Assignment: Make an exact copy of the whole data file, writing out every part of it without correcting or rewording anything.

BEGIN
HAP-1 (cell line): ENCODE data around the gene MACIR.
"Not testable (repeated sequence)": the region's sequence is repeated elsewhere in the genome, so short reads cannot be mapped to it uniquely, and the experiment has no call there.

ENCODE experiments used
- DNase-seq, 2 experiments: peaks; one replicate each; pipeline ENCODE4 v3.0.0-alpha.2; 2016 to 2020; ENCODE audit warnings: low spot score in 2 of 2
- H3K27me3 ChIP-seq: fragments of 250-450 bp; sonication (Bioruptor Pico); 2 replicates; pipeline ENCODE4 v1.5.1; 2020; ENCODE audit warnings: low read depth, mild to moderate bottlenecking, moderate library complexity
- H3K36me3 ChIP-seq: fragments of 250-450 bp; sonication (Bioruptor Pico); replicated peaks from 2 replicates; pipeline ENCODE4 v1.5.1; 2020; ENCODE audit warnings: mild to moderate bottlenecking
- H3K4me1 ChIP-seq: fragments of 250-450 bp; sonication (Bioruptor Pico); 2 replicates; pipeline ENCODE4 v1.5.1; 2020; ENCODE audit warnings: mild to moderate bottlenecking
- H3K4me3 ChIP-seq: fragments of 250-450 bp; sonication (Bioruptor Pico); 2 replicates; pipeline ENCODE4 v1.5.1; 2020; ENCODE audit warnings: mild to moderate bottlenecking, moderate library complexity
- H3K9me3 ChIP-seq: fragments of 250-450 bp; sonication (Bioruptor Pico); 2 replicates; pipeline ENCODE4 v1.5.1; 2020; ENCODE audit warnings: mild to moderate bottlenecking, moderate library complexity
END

HAP-1 (cell line): ENCODE data around the gene MACIR.
"Not testable (repeated sequence)": the region's sequence is repeated elsewhere in the genome, so short reads cannot be mapped to it uniquely, and the experiment has no call there.

ENCODE experiments used
- DNase-seq, 2 experiments: peaks; one replicate each; pipeline ENCODE4 v3.0.0-alpha.2; 2016 to 2020; ENCODE audit warnings: low spot score in 2 of 2
- H3K27me3 ChIP-seq: fragments of 250-450 bp; sonication (Bioruptor Pico); 2 replicates; pipeline ENCODE4 v1.5.1; 2020; ENCODE audit warnings: low read depth, mild to moderate bottlenecking, moderate library complexity
- H3K36me3 ChIP-seq: fragments of 250-450 bp; sonication (Bioruptor Pico); replicated peaks from 2 replicates; pipeline ENCODE4 v1.5.1; 2020; ENCODE audit warnings: mild to moderate bottlenecking
- H3K4me1 ChIP-seq: fragments of 250-450 bp; sonication (Bioruptor Pico); 2 replicates; pipeline ENCODE4 v1.5.1; 2020; ENCODE audit warnings: mild to moderate bottlenecking
- H3K4me3 ChIP-seq: fragments of 250-450 bp; sonication (Bioruptor Pico); 2 replicates; pipeline ENCODE4 v1.5.1; 2020; ENCODE audit warnings: mild to moderate bottlenecking, moderate library complexity
- H3K9me3 ChIP-seq: fragments of 250-450 bp; sonication (Bioruptor Pico); 2 replicates; pipeline ENCODE4 v1.5.1; 2020; ENCODE audit warnings: mild to moderate bottlenecking, moderate library complexity